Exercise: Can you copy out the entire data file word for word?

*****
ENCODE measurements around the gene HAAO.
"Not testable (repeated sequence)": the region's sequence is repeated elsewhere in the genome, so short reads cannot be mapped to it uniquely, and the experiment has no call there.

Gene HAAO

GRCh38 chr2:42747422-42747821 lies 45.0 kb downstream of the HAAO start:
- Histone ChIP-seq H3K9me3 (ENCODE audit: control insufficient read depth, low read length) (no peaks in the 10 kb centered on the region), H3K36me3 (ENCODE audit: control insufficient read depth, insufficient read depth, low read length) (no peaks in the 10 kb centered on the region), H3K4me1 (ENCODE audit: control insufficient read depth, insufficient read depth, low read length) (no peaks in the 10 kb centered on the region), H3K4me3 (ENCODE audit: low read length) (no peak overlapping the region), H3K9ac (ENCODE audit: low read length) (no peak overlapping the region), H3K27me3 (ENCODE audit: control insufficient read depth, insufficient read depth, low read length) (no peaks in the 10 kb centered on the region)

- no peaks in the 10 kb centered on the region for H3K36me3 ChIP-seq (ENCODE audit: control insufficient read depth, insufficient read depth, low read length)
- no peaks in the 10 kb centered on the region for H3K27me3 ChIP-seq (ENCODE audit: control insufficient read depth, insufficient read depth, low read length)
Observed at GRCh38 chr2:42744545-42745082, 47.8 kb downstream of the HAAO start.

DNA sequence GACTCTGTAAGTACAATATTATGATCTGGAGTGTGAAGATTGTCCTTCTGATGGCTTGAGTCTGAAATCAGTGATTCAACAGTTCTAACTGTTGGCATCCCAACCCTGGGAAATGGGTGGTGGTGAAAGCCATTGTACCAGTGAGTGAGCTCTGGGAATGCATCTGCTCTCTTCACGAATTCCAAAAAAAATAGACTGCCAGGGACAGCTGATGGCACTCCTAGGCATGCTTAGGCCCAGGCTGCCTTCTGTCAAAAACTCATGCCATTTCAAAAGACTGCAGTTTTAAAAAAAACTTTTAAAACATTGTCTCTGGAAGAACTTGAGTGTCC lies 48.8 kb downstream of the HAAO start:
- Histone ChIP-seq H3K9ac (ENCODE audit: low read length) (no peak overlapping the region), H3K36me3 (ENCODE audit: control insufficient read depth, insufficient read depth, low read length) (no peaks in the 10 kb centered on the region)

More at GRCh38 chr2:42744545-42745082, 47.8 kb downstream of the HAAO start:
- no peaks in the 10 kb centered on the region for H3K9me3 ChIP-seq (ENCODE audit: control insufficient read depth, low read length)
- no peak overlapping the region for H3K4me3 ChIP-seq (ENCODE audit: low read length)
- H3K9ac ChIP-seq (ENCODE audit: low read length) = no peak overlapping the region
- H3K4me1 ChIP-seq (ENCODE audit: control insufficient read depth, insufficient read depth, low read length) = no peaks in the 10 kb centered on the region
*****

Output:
ENCODE measurements around the gene HAAO.
"Not testable (repeated sequence)": the region's sequence is repeated elsewhere in the genome, so short reads cannot be mapped to it uniquely, and the experiment has no call there.

Gene HAAO

GRCh38 chr2:42747422-42747821 lies 45.0 kb downstream of the HAAO start:
- Histone ChIP-seq H3K9me3 (ENCODE audit: control insufficient read depth, low read length) (no peaks in the 10 kb centered on the region), H3K36me3 (ENCODE audit: control insufficient read depth, insufficient read depth, low read length) (no peaks in the 10 kb centered on the region), H3K4me1 (ENCODE audit: control insufficient read depth, insufficient read depth, low read length) (no peaks in the 10 kb centered on the region), H3K4me3 (ENCODE audit: low read length) (no peak overlapping the region), H3K9ac (ENCODE audit: low read length) (no peak overlapping the region), H3K27me3 (ENCODE audit: control insufficient read depth, insufficient read depth, low read length) (no peaks in the 10 kb centered on the region)

- no peaks in the 10 kb centered on the region for H3K36me3 ChIP-seq (ENCODE audit: control insufficient read depth, insufficient read depth, low read length)
- no peaks in the 10 kb centered on the region for H3K27me3 ChIP-seq (ENCODE audit: control insufficient read depth, insufficient read depth, low read length)
Observed at GRCh38 chr2:42744545-42745082, 47.8 kb downstream of the HAAO start.

DNA sequence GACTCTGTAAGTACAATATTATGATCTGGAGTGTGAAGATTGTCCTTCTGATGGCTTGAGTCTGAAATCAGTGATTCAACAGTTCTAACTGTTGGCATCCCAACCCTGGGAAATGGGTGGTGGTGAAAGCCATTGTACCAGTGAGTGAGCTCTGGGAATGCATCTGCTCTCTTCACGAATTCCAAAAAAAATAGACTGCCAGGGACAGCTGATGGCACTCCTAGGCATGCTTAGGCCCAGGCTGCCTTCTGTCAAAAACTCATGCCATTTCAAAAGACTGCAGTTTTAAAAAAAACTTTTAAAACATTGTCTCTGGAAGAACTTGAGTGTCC lies 48.8 kb downstream of the HAAO start:
- Histone ChIP-seq H3K9ac (ENCODE audit: low read length) (no peak overlapping the region), H3K36me3 (ENCODE audit: control insufficient read depth, insufficient read depth, low read length) (no peaks in the 10 kb centered on the region)

More at GRCh38 chr2:42744545-42745082, 47.8 kb downstream of the HAAO start:
- no peaks in the 10 kb centered on the region for H3K9me3 ChIP-seq (ENCODE audit: control insufficient read depth, low read length)
- no peak overlapping the region for H3K4me3 ChIP-seq (ENCODE audit: low read length)
- H3K9ac ChIP-seq (ENCODE audit: low read length) = no peak overlapping the region
- H3K4me1 ChIP-seq (ENCODE audit: control insufficient read depth, insufficient read depth, low read length) = no peaks in the 10 kb centered on the region